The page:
(15. - 1154.) Hold Your Breath, China by Qiu Xiaolong - Chief Inspector Chen receives an unexpected call to a delicate case. Considered politically unreliable, Chen had not been initially assigned the investigation of a serial killer. His discreet, though unrelenting pursuit of the truth in recent high level cases of corruption have disturbed some high level Party officials. The truth is not always in the interest of the Party. Several senior Party members would be glad to remove him from his position.
Despite the political sensitivity of a serial killer Chen is summoned because the original team has made no progress. With a major Party meeting about to begin it would be a disaster for the Shanghai Police Bureau if the case is not promptly solved.
There have been four murders each a week apart. The first victim was a “night caregiver” in a hospital. The second is a weather anchorman. The third is a young sales manager at a real estate agency. The fourth is a journalist whose husband is Deputy Mayor of Shanghai.
Connections between the victims have been elusive. The dreaded Internal Security is convinced the fourth murder is unconnected and of a political nature.
During his first meeting on the case he is summoned from the meeting by Comrade Zhou, “the retired but still powerful secretary of the Central Discipline Committee in Beijing”. Officially Zhou is in Shanghai for a fresh air holiday. While heavy smog smothers Shanghai the air pollution is worse in Bejing where flights have been cancelled.
Zhou wants Chen to conduct surveillance on environmental activists meeting covertly. He is to find out “what they are trying to do in secret”.
Their leader, known online as Yuan Jing, is Chen’s former lover, Shanshan, from an earlier book Don’t Cry, Tai Lake. Are her goals modest or is she “recklessly pushing forward”?
The assignment is puzzling for both reader and Chen. While Chen is an accomplished investigator Zhou has access to far greater resources in manpower, electronic skills and coercion. Why is a high official being so oblique?
An old, well connected, friend at the Writers Association gives him a clear, but indirect, warning about the assignment.
Pollution is becoming an explosive issue in China as every major city resident sees, smells, tastes and feels the pollution every day. The Party is struggling to control the narrative on pollution.
Many people are buying air purification machines.
At the same time the serial killer case remains stalled. They need the insights the Chief Inspector can bring to difficult cases but his new assignment has made his participation marginal.
Intimate videos are circulating on the internet. Beyond embarrassment, how are they connected to the murders and the pollution campaign? Because of the “time-honored tradition of moral criticism” they could have devastating personal consequences.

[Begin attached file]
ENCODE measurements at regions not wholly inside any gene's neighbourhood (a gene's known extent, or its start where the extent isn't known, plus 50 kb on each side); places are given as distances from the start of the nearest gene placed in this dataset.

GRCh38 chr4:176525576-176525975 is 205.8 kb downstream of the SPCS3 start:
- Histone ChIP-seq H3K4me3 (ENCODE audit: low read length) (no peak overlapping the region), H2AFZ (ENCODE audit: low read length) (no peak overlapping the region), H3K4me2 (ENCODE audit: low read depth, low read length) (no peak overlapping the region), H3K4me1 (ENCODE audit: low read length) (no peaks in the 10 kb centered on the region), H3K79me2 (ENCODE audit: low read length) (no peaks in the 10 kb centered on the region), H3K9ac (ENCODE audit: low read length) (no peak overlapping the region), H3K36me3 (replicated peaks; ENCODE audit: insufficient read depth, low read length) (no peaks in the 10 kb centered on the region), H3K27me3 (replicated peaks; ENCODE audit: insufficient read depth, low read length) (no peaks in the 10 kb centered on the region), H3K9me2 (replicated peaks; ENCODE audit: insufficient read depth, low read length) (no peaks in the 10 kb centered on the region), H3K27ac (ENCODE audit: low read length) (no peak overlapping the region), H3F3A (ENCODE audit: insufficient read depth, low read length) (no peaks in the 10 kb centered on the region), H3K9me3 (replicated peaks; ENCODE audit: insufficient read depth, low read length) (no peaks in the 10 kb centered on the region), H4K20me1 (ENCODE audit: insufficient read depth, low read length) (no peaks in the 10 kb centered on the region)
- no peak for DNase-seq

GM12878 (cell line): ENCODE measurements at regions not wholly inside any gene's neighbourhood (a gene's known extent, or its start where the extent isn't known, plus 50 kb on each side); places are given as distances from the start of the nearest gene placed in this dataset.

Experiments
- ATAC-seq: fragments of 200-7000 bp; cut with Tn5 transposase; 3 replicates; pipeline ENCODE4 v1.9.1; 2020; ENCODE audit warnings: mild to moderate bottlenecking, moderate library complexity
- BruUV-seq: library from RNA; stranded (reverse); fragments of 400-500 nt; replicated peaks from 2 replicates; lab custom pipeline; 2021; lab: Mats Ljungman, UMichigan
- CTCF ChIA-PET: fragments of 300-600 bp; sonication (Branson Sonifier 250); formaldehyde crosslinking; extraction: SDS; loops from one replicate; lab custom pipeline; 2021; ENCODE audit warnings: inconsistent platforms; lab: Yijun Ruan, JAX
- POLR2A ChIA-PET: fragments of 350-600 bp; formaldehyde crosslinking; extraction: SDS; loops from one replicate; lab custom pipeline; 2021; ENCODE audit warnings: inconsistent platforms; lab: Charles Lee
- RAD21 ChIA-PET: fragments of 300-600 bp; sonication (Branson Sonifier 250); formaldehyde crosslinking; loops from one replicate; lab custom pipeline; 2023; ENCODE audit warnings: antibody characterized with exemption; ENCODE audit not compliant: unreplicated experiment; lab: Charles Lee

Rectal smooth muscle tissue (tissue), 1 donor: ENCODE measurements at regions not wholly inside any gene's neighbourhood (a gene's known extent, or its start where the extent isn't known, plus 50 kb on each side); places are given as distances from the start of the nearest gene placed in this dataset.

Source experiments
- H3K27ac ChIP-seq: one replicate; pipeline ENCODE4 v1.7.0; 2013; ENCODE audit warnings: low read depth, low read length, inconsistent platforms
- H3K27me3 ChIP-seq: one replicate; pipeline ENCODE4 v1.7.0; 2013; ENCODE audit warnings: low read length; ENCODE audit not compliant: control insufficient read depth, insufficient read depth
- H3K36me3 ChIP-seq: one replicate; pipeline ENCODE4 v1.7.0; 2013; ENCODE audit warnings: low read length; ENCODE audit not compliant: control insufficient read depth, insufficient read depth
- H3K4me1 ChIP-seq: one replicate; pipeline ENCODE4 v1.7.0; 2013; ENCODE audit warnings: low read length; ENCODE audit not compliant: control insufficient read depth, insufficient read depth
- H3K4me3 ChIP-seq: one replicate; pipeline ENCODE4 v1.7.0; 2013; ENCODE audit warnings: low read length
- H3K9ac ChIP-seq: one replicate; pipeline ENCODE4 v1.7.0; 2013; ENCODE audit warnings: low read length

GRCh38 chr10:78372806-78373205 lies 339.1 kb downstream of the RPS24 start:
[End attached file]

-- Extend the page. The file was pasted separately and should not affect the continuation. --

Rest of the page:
Chen does discuss the serial killer case with his partner, Detective Yu. The methodical Yu, with the aid of his clever wife Peiqin, proves surprisingly imaginative in developing a theory provided by Chen.
Setting a story filled with actual and imagined conspiracies in China is credible where secrecy is practised by all. It is a challenge of Chinese life to recognize which conspiracies are real.
I was anxious to know if Chen and Shanshan would rekindle their relationship. While he is still single she has married. He still thinks of her:
Who is the one walking beside you?
By the water an apple tree
blossoming again flashing
smiles among the waking boughs
petals transparent in the dazzling light
she walks in a red trench coat
carries a report in her hand
like a bright sail cutting
through the contaminated currents
to the silent splendid sun.
For a time the emphasis in the story on air pollution was heavy handed. Yet as the end approached the two plot lines are brought together. Chen has become ever more adept at divining what Party leadership wants from cases and offering means to accomplish their goals. While maintaining personal modesty he is demonstrating strong political instincts.
The language of the first half of the book did not flow as well as in earlier books. The second half was much better. The poetry, as always, was exquisite.
The conclusion is moving and powerful. The satisfying ending was jolted by a disclosure in the final few pages that will carry over to the next book. Qiu Xiaolong, a subtle plotter, showed himself capable of a touch of Hollywood drama, albeit without a host of bodies. I bought the next book immediately.